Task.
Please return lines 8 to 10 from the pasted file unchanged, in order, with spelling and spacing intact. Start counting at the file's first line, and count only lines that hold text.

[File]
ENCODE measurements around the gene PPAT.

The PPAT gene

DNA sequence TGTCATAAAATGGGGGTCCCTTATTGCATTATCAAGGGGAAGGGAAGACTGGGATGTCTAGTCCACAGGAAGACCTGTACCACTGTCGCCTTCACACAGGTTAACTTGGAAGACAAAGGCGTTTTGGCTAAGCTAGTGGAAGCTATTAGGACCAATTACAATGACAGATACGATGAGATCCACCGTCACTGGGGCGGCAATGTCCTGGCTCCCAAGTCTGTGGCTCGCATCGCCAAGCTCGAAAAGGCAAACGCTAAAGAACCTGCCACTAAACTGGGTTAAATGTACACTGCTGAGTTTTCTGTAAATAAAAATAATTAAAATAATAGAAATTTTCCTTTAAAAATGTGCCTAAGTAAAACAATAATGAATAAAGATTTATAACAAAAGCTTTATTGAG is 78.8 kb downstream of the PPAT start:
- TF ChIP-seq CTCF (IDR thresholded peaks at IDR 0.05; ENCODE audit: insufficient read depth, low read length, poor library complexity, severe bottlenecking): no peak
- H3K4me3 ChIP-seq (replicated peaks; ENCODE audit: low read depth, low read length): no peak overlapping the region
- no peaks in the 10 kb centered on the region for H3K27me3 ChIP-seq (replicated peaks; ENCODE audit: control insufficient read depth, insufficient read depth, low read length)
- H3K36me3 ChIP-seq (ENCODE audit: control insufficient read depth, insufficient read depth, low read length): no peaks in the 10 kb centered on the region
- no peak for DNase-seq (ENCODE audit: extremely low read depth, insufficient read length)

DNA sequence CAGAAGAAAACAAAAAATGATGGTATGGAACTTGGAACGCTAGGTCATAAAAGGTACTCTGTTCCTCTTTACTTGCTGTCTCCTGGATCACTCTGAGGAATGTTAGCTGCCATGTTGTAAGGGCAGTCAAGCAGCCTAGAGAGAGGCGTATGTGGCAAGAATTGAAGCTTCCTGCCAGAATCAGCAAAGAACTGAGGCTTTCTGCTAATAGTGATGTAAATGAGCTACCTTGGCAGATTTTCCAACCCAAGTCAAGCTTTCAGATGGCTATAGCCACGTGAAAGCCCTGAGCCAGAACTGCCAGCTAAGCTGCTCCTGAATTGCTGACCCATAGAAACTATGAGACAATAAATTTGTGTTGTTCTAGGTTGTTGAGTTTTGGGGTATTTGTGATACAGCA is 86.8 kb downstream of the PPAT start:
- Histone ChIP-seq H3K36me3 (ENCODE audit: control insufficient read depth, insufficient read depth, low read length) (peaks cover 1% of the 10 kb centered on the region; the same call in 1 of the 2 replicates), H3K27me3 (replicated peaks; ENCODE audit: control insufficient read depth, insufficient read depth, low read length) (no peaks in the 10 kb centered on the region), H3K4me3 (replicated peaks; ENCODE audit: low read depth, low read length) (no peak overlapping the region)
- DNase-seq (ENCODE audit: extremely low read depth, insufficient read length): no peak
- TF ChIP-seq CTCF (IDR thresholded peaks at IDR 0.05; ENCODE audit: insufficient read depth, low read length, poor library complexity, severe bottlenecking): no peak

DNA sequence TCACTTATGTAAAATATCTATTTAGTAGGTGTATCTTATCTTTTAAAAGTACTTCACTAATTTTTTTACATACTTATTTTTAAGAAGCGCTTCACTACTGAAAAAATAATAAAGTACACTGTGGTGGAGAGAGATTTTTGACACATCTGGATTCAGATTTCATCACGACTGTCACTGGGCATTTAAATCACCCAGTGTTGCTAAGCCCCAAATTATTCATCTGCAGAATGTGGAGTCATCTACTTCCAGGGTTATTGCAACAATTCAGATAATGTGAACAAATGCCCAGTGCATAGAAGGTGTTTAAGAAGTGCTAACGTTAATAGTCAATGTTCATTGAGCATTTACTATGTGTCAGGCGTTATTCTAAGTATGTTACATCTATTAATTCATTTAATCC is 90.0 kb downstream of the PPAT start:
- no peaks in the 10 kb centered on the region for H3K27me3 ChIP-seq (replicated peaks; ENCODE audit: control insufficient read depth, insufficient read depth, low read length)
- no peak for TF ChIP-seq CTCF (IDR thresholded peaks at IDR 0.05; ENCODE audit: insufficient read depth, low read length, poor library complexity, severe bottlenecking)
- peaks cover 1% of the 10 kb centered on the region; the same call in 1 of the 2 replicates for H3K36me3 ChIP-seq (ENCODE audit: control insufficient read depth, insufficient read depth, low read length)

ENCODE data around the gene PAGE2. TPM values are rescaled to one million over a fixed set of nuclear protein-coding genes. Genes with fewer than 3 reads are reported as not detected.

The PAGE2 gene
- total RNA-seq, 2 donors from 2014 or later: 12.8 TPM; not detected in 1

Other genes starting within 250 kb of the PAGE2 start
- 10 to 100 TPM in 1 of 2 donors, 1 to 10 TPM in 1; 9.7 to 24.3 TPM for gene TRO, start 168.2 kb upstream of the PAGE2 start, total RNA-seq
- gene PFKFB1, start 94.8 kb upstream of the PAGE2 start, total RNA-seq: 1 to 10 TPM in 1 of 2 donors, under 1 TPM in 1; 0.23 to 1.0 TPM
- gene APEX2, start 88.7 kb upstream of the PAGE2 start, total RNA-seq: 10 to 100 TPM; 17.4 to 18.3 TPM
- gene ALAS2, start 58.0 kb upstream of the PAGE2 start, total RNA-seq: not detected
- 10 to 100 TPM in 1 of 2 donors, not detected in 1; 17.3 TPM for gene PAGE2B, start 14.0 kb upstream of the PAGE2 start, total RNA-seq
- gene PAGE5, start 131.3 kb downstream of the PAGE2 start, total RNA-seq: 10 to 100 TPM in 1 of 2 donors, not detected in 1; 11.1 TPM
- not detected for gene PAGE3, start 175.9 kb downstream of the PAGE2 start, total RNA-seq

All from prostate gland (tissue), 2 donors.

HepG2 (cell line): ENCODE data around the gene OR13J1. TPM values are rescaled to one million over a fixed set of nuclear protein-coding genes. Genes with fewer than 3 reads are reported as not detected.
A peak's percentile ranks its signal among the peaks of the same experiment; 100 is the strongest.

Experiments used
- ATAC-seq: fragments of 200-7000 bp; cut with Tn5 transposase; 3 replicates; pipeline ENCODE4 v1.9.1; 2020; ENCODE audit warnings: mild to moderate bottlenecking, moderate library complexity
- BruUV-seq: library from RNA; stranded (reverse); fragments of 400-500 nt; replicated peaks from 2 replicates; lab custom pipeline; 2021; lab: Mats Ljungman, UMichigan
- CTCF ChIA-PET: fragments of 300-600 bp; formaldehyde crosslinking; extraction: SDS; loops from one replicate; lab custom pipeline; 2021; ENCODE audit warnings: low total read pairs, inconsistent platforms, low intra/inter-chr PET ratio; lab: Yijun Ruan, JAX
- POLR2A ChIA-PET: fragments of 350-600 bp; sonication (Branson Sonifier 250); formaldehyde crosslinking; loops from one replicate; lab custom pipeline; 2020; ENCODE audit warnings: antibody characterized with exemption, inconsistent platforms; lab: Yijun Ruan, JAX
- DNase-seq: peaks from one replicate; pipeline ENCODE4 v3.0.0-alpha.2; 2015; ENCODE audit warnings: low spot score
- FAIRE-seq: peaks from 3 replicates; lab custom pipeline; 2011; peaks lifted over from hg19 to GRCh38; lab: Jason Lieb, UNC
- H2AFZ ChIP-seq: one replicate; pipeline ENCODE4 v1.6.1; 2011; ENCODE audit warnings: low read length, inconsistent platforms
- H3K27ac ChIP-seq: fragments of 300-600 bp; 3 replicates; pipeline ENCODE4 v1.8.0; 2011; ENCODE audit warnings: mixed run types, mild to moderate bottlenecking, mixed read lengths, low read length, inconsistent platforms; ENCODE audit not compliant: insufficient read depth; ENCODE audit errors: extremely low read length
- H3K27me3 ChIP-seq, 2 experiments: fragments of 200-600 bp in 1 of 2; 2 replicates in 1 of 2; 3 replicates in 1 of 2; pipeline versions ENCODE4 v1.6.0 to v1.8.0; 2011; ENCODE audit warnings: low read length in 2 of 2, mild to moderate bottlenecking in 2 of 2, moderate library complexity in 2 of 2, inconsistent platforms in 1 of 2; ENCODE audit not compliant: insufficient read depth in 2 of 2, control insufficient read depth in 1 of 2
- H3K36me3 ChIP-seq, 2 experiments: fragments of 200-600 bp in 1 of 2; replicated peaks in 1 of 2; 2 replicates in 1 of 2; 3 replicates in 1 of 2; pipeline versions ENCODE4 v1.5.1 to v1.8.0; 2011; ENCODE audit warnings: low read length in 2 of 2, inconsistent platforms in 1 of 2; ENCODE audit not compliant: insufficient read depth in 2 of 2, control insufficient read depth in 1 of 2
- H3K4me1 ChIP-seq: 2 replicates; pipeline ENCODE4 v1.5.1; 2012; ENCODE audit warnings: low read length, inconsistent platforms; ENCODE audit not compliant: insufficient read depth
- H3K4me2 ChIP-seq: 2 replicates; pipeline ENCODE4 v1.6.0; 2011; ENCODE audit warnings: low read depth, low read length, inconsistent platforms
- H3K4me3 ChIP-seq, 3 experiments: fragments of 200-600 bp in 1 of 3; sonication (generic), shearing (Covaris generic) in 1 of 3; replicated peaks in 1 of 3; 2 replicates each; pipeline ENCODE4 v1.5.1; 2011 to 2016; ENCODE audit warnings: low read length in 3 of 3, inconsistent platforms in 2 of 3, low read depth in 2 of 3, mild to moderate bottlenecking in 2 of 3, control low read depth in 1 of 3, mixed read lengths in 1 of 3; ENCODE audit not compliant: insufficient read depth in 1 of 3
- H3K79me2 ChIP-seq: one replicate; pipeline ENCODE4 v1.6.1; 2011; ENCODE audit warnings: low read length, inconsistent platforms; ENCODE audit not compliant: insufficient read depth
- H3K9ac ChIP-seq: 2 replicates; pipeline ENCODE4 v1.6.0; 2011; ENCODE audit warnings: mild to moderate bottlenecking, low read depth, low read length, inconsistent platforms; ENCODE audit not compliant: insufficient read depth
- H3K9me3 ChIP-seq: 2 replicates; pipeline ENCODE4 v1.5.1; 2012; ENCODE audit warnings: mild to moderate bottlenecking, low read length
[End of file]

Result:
- no peak for DNase-seq (ENCODE audit: extremely low read depth, insufficient read length)

DNA sequence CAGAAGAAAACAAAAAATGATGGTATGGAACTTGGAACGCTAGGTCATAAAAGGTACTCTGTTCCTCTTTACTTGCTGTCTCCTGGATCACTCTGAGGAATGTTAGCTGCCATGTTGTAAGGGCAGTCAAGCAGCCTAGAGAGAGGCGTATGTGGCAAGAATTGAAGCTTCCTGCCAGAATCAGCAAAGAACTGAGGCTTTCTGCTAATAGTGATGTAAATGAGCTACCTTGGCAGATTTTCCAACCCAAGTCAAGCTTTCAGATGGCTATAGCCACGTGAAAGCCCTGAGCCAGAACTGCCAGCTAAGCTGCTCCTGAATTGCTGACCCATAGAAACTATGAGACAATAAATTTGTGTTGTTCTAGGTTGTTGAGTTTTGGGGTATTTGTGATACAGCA is 86.8 kb downstream of the PPAT start:
- Histone ChIP-seq H3K36me3 (ENCODE audit: control insufficient read depth, insufficient read depth, low read length) (peaks cover 1% of the 10 kb centered on the region; the same call in 1 of the 2 replicates), H3K27me3 (replicated peaks; ENCODE audit: control insufficient read depth, insufficient read depth, low read length) (no peaks in the 10 kb centered on the region), H3K4me3 (replicated peaks; ENCODE audit: low read depth, low read length) (no peak overlapping the region)